OSCE SUMMIT FOCUSES ON CHECHNYA. At last week's summit in Istanbul, the Organization for Security and Cooperation in Europe (OSCE) focused on Russia's war against Chechnya, and Belarus did not receive as much criticism as expected for its Soviet-style government and its control of the news media. In his speech, de facto head of state Alyaksandr Lukashenka, whose original term expired on 20 July, invited ridicule by denying human rights violations and accusing Poland of having the police beat up workers and peasants and Lithuania of holding elderly people as political prisoners. On the issue of the war in Chechnya, Lukashenka was Russia's only supporter.

BELARUS OPPOSITION, CONGRESS CONDEMN LUKASHENKA POLICIES. "Lukashism" -- the dictatorial theory and practice of Belarusian leader Alyaksandr Lukashenka -- threatens both the democratic transformations across Eastern Europe and the security of Europe. That was the message two leading members of the Belarusian opposition delivered at an RFE/RL briefing on Capitol Hill on 17 November. Anatoly Lebedko, a deputy of the last legally elected parliament, and Pavel Zhuk, publisher of the independent newspaper "Naviny," described Lukashism as a blend of fascism, communism, chauvinism, and populism that could become the largest export from their country to Russia, Ukraine, and Moldova. Rep. Sam Gejdenson (Democrat-Connecticut) replied that the West had been right to help remove nuclear weapons from Belarus because "A Lukashenka with nuclear weapons would have been worse, but a Belarus without Lukashenka would be better." A day earlier, Gejdenson introduced a Congressional resolution to express "strong opposition to the continued egregious violations of human rights and the lack of progress toward the establishment of democracy and the rule of law in Belarus."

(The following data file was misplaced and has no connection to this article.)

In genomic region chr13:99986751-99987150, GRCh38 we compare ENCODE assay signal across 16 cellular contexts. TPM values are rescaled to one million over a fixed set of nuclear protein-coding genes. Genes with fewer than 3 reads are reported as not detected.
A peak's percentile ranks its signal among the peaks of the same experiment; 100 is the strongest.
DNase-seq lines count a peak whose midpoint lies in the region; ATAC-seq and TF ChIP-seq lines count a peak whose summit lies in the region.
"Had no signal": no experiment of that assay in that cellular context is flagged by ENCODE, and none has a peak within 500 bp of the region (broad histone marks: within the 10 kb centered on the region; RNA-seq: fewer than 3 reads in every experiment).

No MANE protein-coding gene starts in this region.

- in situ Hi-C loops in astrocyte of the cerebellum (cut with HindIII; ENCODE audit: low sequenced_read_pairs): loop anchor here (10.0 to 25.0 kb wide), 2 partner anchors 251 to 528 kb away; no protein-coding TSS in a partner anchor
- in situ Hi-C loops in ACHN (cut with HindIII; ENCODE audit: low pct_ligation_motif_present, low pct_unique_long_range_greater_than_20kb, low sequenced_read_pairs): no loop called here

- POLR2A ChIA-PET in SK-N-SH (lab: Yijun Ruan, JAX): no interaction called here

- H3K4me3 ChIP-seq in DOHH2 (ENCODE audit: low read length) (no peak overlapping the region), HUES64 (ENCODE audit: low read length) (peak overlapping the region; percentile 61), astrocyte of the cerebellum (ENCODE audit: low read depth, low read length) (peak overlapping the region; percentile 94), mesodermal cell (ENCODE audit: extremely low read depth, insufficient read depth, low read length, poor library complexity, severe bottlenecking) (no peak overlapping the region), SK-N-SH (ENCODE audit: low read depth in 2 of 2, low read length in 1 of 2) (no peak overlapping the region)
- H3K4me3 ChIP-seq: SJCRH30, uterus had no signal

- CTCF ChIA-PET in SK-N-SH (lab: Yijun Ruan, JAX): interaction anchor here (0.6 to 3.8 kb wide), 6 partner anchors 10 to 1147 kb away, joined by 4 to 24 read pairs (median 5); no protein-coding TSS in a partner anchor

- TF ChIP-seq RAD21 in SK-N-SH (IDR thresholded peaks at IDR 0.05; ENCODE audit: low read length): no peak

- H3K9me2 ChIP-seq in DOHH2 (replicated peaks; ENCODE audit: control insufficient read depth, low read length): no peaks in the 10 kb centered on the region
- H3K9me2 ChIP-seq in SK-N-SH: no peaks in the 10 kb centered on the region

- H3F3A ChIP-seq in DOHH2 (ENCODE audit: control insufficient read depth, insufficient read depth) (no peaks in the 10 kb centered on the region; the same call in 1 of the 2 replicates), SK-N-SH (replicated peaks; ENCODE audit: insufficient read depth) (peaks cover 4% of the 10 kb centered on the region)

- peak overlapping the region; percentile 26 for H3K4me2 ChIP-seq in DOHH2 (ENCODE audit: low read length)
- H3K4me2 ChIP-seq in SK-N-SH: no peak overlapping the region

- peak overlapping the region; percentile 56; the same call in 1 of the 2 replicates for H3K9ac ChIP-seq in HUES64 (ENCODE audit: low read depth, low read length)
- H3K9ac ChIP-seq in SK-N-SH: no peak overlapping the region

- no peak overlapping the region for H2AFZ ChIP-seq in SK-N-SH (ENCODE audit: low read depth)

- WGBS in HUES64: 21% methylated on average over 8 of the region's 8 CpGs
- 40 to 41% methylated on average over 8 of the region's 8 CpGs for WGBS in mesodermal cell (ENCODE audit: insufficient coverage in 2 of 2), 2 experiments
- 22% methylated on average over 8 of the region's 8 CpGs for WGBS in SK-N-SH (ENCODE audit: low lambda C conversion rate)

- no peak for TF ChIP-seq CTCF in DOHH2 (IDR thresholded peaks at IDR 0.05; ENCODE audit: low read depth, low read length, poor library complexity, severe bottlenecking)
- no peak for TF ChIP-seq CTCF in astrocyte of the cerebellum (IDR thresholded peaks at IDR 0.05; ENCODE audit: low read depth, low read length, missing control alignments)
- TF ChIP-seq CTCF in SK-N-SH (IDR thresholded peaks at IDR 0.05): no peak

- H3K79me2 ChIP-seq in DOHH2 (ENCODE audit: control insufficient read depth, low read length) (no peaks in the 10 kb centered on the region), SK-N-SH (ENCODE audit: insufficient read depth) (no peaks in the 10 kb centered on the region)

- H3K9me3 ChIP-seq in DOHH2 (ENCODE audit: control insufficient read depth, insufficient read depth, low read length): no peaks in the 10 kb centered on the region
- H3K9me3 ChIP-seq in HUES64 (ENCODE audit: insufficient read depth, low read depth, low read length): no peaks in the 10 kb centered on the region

UZBEK WOMEN PROTEST ARRESTS OF KIN. On 18 November in Tashkent, about 40 women gathered outside the mayor's office to protest the incarceration of fathers, husbands, and sons, according to Human Rights Watch. "It was the first protest of this scale in repressive Uzbekistan in nearly two years," the report added. One woman explained to HRW that the imprisoned relatives were not criminals but Muslims who recited the five daily prayers. They were all charged with violating the same article of the criminal code protecting constitutional order. The women's request to speak to the mayor was declined. Instead, a busload of police and soldiers in camouflage uniforms surrounded the women and escorted them out of the building. Plainclothes policemen followed the protesters as they went to the nearby metro station.

KAZAKHSTAN ARRESTS PLOTTERS SUSPECTED OF RUSSIAN SEPARATISM. Twenty-two people, 12 of them Russian citizens, were arrested recently on suspicion of preparing a separatist coup in eastern Kazakhstan, which has a sizable Russian population, a senior Kazakh security official revealed on TV on 19 November. Viktor Kunin of the National Security Committee disclosed that the suspected plotters had an arms cache and planned to set up a "Russian land" by seizing the regional governor's office and security buildings in Ust-Kamenogorsk.

**UPDATE** Belarusian authorities have been silent on the progress of their investigations into the mysterious disappearances of four prominent citizens this year: Viktar Ganchar, deputy chairman of the opposition parliament known as the Supreme Soviet, who disappeared on 16 September, along with his friend Anatol Krasovsky, a businessman; former Interior Minister Yury Zakharanka who disappeared on 7 May; and former Central Bank President Tamara Vinnikova, who on 8 April disappeared from her apartment where she had been held under house arrest. Prior to their disappearances, all four individuals were under round-the-clock police surveillance.